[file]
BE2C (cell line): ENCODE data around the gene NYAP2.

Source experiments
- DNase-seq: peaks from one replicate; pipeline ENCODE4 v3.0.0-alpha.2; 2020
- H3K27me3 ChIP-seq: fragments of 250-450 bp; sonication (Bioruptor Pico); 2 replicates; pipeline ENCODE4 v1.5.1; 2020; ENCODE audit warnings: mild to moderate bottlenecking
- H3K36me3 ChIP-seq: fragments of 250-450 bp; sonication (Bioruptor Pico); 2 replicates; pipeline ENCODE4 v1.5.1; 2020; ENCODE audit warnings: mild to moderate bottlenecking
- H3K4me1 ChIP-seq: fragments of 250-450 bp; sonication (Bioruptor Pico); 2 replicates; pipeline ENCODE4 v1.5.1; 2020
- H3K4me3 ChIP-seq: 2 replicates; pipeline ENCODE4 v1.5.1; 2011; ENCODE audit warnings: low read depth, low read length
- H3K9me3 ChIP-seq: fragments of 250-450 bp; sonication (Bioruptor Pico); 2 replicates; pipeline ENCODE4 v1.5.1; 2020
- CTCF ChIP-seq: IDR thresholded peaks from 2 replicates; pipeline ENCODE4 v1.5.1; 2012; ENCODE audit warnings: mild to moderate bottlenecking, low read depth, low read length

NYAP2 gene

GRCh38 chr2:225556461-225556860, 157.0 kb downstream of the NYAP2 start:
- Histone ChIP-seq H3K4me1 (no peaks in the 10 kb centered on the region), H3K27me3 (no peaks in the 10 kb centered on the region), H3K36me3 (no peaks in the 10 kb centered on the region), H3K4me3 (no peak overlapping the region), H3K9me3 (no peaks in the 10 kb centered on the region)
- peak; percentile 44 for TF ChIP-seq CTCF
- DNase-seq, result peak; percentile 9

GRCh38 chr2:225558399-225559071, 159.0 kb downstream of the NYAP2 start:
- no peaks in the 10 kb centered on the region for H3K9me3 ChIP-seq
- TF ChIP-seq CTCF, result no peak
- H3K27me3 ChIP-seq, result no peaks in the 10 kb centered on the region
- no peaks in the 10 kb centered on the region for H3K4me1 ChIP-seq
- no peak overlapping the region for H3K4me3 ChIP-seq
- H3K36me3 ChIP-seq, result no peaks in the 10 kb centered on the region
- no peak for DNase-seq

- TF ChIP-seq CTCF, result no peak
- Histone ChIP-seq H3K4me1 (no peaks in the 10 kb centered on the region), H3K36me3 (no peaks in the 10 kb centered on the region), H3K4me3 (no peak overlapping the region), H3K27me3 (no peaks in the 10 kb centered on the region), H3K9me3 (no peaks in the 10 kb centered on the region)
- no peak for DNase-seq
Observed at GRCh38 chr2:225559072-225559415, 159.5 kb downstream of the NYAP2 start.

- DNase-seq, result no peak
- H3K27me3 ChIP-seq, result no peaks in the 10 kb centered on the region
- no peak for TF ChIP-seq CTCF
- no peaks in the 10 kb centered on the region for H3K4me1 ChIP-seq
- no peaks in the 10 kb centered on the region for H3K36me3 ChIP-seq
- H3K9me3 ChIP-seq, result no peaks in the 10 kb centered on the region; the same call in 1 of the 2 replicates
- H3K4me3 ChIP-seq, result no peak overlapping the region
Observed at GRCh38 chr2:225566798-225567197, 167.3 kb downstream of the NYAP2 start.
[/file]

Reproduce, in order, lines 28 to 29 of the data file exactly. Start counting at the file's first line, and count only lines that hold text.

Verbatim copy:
- H3K27me3 ChIP-seq, result no peaks in the 10 kb centered on the region
- no peak for TF ChIP-seq CTCF